will truly be for all people a land of "beautiful for spacious skies ... from

sea to shining sea."

Mr. Reilly, we are asking you to wake up. The track record of the EPA toward people of color speaks for itself, the cases discussed herein are but a few of hundreds of examples of the unequal protection and selective-enforcement practices of the Agency. We conclude that both you, the EPA and President Bush are promoting environmental racism in the United States through the environmental and economic policies that you pursue.

We respectfully request that:

* Within sixty (60) days a meeting between yourself and our representatives take place in the Southwest at a mutually agreeable location where we will discuss the points raised herein and concrete, decisive, and adequately resourced measures that the Agency will take to address these concerns; and

* The Agency deliver to us within thirty (30) days a concise description of the

process in which decisions are made to act to address and alleviate environmental

degradation in communities composed of people of color, and

* The Agency deliver to us within thirty (30) days a concise description of actions

being taken to address and alleviate specific cases of environmental

degradation in communities composed of people of color, including, but certainly

not limited to, all information pertaining to the Environmental Equity

Workgroup; and

* The Agency deliver to us within thirty (30) days a concrete listing of all specific

cases in which the Agency has chosen not to take action to address arid

alleviate environmental degradation in communities composed of people of

color, and the rationale for doing so; and

* The Agency deliver to us within thirty (30) days a concrete listing of all specific

cases in which the Agency has used its own funds to clean up contamination

when industrial, military, agricultural, or other responsible polluters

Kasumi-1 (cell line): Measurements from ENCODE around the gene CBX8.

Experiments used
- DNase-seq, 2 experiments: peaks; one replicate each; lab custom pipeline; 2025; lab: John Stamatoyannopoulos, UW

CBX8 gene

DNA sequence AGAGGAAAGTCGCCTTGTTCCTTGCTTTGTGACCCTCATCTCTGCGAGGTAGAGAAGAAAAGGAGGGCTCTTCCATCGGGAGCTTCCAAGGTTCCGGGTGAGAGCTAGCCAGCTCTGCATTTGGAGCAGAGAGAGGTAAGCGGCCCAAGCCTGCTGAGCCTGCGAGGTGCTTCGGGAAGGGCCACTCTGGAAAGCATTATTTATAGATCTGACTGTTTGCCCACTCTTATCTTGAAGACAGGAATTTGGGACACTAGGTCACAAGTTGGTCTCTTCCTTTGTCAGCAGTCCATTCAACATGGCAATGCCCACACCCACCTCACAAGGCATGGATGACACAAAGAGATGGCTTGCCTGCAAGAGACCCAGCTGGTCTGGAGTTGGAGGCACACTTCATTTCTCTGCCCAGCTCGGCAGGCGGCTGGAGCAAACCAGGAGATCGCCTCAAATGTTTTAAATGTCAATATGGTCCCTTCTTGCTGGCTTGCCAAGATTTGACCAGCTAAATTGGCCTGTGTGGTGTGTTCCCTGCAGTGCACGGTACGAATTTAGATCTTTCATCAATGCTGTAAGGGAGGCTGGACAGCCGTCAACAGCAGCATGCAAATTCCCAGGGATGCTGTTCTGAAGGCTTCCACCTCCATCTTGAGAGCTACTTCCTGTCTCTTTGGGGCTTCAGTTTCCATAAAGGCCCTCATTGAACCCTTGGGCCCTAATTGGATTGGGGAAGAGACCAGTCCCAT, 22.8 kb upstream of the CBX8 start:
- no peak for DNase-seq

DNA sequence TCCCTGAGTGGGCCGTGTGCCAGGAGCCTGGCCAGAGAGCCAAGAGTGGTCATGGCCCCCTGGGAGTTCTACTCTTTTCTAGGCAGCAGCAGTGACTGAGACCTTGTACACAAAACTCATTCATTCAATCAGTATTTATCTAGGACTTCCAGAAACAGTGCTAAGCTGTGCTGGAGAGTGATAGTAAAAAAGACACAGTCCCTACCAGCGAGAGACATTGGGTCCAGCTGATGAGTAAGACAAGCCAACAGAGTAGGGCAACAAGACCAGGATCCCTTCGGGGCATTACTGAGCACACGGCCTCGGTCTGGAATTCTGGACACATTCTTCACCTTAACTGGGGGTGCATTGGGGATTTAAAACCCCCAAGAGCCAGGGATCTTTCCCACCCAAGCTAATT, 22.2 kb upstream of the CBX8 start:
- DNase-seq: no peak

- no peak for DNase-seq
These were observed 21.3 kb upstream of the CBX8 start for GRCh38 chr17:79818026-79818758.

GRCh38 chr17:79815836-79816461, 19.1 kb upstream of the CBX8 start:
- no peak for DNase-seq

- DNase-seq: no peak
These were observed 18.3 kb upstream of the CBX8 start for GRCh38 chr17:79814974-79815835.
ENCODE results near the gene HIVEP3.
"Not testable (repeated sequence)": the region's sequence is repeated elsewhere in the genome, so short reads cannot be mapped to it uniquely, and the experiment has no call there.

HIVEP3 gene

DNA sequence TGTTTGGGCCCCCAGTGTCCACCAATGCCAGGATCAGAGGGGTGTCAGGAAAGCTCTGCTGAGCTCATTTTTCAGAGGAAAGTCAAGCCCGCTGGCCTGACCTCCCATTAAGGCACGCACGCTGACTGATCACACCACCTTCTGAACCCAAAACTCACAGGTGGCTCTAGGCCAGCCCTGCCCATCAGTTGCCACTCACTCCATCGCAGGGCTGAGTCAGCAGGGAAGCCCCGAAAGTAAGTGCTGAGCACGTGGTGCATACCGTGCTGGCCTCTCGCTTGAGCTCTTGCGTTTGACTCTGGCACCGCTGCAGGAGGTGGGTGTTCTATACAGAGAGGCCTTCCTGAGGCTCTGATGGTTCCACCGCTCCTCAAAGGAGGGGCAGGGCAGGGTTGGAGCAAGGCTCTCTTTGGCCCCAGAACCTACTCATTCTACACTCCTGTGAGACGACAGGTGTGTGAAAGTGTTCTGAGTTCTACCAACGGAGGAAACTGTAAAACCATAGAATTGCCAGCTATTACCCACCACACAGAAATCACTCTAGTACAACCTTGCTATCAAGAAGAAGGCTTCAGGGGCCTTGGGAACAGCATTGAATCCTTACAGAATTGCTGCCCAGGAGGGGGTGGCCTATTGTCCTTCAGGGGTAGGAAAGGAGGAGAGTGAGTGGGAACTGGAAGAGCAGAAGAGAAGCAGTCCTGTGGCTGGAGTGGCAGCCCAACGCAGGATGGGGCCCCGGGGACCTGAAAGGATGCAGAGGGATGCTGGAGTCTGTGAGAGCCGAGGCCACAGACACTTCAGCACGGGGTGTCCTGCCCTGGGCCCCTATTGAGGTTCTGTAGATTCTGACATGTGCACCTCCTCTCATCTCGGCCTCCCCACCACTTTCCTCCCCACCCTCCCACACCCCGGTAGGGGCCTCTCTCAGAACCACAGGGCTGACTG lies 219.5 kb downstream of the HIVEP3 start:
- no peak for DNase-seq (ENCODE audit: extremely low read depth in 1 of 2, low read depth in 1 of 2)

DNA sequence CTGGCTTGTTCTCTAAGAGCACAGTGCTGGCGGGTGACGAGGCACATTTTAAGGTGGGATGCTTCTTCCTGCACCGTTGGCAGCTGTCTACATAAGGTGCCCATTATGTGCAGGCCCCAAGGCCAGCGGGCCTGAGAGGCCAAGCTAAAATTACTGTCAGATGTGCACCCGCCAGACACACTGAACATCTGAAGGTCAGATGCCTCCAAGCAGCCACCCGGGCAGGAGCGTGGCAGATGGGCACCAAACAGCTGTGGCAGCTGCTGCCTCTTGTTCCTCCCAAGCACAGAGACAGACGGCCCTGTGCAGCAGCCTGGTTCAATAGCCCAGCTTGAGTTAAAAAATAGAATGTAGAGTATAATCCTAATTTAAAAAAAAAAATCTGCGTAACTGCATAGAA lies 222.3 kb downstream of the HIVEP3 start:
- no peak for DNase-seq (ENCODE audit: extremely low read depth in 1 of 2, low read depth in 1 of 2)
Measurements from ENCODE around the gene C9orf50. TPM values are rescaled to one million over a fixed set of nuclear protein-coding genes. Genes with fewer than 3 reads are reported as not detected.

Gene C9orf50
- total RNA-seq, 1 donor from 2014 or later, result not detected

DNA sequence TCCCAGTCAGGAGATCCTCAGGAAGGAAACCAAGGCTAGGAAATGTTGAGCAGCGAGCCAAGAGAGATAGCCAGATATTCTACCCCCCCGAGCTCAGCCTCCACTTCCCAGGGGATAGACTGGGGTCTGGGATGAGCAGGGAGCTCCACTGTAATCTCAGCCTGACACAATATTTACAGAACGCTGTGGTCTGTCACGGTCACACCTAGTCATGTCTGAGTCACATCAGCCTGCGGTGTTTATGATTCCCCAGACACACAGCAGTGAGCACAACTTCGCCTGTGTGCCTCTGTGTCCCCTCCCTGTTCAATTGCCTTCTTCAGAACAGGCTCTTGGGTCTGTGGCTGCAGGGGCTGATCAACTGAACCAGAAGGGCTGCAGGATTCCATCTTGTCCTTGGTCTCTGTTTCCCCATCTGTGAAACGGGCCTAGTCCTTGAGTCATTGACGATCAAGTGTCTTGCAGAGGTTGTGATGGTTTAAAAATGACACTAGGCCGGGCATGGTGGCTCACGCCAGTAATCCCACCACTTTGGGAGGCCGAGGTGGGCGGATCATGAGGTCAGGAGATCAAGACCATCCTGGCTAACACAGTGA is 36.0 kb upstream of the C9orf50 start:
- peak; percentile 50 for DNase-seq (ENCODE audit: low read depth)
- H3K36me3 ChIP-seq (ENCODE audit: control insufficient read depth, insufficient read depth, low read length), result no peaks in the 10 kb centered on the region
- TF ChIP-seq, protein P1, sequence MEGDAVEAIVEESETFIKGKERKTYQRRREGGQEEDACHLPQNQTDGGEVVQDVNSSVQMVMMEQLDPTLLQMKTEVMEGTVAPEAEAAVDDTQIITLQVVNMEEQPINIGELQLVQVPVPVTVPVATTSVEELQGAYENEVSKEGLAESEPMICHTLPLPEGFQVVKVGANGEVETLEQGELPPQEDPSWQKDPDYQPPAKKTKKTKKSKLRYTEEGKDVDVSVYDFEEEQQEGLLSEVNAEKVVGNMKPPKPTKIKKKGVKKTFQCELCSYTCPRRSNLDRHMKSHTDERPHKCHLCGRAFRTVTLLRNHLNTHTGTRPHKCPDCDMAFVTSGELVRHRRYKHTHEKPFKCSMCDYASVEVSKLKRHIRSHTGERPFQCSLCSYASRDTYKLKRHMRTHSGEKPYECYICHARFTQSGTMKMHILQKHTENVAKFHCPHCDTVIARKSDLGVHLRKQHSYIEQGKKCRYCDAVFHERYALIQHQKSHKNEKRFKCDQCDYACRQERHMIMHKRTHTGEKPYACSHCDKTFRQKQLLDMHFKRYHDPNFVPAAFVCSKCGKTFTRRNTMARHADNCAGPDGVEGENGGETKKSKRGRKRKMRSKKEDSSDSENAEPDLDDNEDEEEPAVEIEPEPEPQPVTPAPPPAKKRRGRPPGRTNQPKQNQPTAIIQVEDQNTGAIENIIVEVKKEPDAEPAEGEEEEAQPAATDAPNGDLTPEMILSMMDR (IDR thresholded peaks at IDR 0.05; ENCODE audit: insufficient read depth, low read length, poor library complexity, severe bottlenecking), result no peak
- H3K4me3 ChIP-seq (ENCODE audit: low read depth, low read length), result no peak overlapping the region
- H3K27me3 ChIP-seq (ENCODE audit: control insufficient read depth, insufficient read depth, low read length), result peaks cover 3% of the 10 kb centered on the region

could have paid the bill, and the rationale for doing so; and

* Within six (6) months the EPA develop and implement policies that will

guarantee the full, ongoing, and meaningful participation of those directly affected

by environmental degradation in any and all workgroups designed to

address discriminatory EPA policies in the field, and that these participants

be chosen by those directly affected, their organizations and communities.

In closing, we look forward to working together to assure that the U.S. Environmental Protection Agency carries out its mandate and obligation to treat people of color equally as provided by law, and to be accountable to those communities most directly affected by toxic poisoning. Like you, Mr. Reilly, we have a dream, and await your prompt reply. Sincerely, Ruben Solis, Co-Chair Richard Moore, Co-Chair

Note: A copy of the letter was sent to 33 government officials and leaders of community organizations as part of the campaign.

This writer had the pleasure of seeing that letter delivered to an uncomfortable EPA representative at Kirtland Air Force Base in Albuquerque during a ceremony in which the EPA made awards for "Environmental Excellence" to five companies. Two of the companies were known for contaminating water or distributing unsafe water, as the Network pointed out and the press reported.

Also on July 31, at the Dallas Regional Office of the EPA, 80 Chicanos, African Americans, and other people gathered to deliver the letter. They found the elevators locked, police in the stairwells, and police threatening to arrest them if they attempted to go upstairs. In San Francisco, 80 to 100 Latinos, Asian Americans, African Americans, and Native Americans from the Network were also refused entry and then picketed the EPA office.

When EPA administrator Reilly did not respond to the July 31 letter, new demonstrations took place at the EPA regional offices last fall. Protesters demanded that the EPA staff immediately send a FAX to Reilly communicating the Network's anger at his lack of response. The San Francisco group was able to get inside the EPA office, where they held a spontaneous rally and informational briefing attended by EPA employees. Both offices sent the FAX.

All this took place with a view to pressing the Network's position in the Washington, D.C., national headquarters of the EPA and also as the locus of the First National People of Color Environmental Leadership Summit held in October. Although the Summit did not hold a protest demonstration at the EPA while it met, the pressure was mounting.

The year ended and still no response. In January 1992, the Network informed the Dallas EPA office that its members wanted a meeting the following month with EPA administrators -- not with public relations staff, as was usually offered. They would refuse to leave and would go to jail if necessary, they told the EPA.

By that time, the Network had been invited by California Congressman Henry Waxman, Chair of the Subcommittee on Health and the Environment, to testify during its hearings on the poisoning of children of color. The hearing was scheduled for the next day.